Author's School

School of Engineering & Applied Science

Author's Department/Program

Energy, Environmental and Chemical Engineering


English (en)

Date of Award

January 2009

Degree Type


Degree Name

Doctor of Philosophy (PhD)

Chair and Committee

Muthanna Al-Dahhan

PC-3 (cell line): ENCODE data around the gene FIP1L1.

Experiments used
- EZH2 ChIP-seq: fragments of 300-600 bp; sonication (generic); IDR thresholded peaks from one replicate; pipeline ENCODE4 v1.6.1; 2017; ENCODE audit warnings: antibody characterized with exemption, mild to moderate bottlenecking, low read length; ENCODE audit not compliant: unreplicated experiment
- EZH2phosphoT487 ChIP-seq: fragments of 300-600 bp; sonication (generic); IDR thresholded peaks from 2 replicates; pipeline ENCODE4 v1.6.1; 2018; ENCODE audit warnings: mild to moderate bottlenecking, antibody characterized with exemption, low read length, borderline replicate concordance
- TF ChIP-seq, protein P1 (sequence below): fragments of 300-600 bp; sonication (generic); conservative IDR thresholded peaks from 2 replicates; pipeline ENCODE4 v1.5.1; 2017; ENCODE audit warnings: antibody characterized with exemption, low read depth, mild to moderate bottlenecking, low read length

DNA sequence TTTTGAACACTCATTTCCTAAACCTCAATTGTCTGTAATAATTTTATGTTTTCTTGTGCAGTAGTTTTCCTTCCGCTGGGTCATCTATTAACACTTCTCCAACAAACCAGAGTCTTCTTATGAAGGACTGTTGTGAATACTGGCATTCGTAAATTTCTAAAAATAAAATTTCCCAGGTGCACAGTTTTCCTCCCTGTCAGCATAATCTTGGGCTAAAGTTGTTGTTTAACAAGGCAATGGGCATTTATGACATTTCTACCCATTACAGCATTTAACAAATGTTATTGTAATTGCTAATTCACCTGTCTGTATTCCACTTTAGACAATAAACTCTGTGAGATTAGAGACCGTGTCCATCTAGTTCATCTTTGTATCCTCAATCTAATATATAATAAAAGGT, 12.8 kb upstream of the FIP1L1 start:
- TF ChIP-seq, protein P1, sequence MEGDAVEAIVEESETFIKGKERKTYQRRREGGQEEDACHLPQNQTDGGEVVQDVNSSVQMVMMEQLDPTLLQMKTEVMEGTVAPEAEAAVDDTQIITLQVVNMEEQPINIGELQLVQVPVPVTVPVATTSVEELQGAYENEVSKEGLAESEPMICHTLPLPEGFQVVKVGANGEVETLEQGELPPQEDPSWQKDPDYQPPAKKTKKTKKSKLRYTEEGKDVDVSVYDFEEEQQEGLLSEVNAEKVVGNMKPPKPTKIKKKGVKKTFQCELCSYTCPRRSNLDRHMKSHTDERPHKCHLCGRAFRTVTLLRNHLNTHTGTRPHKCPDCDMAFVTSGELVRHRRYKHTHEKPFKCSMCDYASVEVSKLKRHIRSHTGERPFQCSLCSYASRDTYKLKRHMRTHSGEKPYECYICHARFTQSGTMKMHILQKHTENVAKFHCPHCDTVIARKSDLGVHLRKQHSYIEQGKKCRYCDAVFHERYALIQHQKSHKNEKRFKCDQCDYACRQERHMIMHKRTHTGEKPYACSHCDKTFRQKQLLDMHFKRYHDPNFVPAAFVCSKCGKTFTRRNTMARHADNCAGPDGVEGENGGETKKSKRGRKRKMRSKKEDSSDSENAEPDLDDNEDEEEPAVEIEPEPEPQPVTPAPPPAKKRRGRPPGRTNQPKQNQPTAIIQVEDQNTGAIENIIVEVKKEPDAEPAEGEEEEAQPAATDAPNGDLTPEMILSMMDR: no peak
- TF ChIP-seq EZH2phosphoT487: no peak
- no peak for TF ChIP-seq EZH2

The removal of water from coproducts in the fuel ethanol process requires a significant energy input. The drying of the coproducts is responsible for as much as 32% of the total utilities cost of the process. In this study, improvements in the energy and water balances of the corn to ethanol process and a decrease in ethanol production costs were achieved. Significant reductions in water-binding capacity of whole stillage were found for two, commercially available, cell wall degrading enzymes, GC220 and MGC. The addition of a protease, GC106, during fermentation was found to significantly enhance ethanol production rates as well as reduce the water binding capacity of the mash. Improvements in fermentation rates were achieved by the addition of GC106 with either GC220 or MGC. To achieve both enhanced dewatering and increased fermentation rates, it was recommended that a plant dose their fermentors using either a MGC/GC106 volume combination of 0.02/0.02 mL or a GC220/GC106 combination of 0.015/0.01 mL. A plant trial was conducted to evaluate the scale-up of enhanced water removal from whole stillage by enzyme addition. Enzymes added during this trial proved to be effective, and an increase in the amount of water being removed during centrifugation was observed during the trial. The firing rate of the drier decreased significantly during enzyme addition, resulting in 12% less natural gas required to produce one gallon of ethanol. DDGS composition was not affected by the enzyme addition. Process simulation results from the enzymatic dewatering model showed a decrease in utility consumption compared to the conventional model. A sensitivity analysis showed a tradeoff between the enzyme cost and the drier's natural gas savings. Because of the non-linear nature of enzyme activity, as the amount of enzyme added was linearly decreased, its resulting effects on the process were non-linear. Even if maximum dewatering effects are not achieved, significant savings in natural gas cost could still be obtained.


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